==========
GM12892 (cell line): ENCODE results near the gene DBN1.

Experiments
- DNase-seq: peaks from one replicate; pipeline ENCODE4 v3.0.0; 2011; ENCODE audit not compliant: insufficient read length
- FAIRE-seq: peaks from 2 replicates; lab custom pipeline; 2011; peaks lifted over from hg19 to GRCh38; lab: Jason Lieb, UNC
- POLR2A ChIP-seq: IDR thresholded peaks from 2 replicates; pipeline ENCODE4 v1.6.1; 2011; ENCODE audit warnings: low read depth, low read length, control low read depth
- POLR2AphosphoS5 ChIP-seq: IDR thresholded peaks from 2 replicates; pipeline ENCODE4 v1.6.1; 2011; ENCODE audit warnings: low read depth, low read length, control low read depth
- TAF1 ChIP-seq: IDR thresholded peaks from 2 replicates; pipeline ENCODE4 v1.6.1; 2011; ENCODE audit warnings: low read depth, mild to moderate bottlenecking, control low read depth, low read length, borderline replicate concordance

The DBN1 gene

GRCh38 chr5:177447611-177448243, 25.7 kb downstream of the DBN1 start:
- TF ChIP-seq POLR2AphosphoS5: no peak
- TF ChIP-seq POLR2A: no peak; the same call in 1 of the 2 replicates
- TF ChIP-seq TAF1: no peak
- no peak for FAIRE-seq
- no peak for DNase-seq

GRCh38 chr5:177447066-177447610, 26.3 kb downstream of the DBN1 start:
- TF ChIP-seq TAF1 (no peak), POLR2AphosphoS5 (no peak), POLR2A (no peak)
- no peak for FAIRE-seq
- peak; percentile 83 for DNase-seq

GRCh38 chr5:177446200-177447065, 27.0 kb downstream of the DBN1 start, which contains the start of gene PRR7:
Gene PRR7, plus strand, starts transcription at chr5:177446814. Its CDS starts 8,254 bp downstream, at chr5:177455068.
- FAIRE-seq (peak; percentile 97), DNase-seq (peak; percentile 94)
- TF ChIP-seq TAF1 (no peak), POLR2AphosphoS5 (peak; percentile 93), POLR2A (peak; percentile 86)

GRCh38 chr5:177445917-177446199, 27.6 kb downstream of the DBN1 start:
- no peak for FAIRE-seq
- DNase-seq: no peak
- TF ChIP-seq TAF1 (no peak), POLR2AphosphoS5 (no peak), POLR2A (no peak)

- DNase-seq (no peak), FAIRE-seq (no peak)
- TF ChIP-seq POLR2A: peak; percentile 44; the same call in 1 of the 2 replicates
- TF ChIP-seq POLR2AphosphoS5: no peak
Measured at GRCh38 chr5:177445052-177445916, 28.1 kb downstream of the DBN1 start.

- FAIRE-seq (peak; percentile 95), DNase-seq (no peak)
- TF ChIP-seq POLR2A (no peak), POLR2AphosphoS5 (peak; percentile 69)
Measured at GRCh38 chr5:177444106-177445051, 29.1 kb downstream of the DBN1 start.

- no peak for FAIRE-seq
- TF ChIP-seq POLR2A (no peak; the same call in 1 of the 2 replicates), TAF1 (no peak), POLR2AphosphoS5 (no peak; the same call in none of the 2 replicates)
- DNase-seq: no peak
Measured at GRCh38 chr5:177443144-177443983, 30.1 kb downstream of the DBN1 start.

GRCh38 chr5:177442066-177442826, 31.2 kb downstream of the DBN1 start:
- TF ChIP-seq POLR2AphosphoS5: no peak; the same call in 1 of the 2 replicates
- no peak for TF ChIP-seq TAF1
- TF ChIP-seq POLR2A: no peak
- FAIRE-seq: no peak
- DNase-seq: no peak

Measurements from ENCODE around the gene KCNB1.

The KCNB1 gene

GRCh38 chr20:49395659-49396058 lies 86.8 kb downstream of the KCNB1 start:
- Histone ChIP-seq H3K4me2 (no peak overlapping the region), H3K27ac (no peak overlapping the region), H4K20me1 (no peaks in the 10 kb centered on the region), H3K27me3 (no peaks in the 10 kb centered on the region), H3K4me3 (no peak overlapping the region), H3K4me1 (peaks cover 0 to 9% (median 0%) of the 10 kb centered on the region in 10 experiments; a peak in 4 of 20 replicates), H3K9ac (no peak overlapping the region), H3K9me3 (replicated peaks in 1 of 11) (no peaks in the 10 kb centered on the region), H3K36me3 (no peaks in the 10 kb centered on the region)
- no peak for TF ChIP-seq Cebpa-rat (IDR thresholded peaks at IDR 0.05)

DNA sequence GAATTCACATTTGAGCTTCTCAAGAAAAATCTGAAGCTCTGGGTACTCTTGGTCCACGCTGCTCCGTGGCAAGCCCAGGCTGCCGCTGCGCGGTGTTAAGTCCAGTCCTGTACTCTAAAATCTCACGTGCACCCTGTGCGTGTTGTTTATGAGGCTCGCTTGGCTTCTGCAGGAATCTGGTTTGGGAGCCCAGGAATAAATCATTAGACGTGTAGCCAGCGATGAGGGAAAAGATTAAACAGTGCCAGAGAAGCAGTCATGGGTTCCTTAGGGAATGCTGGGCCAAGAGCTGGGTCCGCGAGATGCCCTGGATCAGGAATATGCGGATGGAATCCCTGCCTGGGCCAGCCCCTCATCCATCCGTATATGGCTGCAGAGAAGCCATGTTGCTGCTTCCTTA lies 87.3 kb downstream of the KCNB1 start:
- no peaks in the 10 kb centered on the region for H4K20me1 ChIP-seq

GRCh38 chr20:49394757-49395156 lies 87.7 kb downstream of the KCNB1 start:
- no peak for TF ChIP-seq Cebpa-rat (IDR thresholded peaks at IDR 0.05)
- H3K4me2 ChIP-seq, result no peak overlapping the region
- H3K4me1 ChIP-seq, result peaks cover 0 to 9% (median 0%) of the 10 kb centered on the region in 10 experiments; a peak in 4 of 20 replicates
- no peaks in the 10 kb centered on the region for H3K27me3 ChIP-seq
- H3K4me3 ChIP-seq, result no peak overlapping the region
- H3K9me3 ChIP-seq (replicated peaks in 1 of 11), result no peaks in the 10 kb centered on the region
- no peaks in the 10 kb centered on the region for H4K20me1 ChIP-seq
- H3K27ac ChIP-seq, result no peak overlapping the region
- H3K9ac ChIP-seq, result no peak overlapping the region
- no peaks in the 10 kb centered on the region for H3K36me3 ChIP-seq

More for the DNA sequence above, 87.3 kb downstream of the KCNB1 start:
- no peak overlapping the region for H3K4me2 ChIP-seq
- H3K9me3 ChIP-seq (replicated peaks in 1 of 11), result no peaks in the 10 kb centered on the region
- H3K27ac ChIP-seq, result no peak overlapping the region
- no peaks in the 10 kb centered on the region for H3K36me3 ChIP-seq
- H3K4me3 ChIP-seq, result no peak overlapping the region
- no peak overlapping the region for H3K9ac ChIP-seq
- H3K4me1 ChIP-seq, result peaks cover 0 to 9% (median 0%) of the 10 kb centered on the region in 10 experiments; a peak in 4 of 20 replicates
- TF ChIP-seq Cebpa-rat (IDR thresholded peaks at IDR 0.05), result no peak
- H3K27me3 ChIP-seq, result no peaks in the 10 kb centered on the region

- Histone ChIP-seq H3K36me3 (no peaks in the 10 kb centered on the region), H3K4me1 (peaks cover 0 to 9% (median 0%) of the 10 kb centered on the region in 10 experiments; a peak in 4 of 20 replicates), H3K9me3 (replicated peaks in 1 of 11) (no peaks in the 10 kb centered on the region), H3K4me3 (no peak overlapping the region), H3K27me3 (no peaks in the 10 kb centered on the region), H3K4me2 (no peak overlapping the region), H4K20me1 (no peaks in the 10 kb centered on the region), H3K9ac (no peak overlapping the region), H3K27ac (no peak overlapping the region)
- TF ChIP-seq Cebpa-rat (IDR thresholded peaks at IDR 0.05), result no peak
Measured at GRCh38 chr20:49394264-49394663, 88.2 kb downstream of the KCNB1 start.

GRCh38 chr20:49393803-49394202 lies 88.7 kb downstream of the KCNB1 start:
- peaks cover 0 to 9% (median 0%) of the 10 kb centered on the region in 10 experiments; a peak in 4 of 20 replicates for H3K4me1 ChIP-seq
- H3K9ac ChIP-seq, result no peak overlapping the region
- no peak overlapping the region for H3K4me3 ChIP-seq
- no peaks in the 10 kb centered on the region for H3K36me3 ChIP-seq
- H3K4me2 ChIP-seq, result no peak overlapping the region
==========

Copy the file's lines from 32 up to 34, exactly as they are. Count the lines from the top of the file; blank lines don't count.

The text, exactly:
- TF ChIP-seq POLR2A (no peak), POLR2AphosphoS5 (peak; percentile 69)
Measured at GRCh38 chr5:177444106-177445051, 29.1 kb downstream of the DBN1 start.

- no peak for FAIRE-seq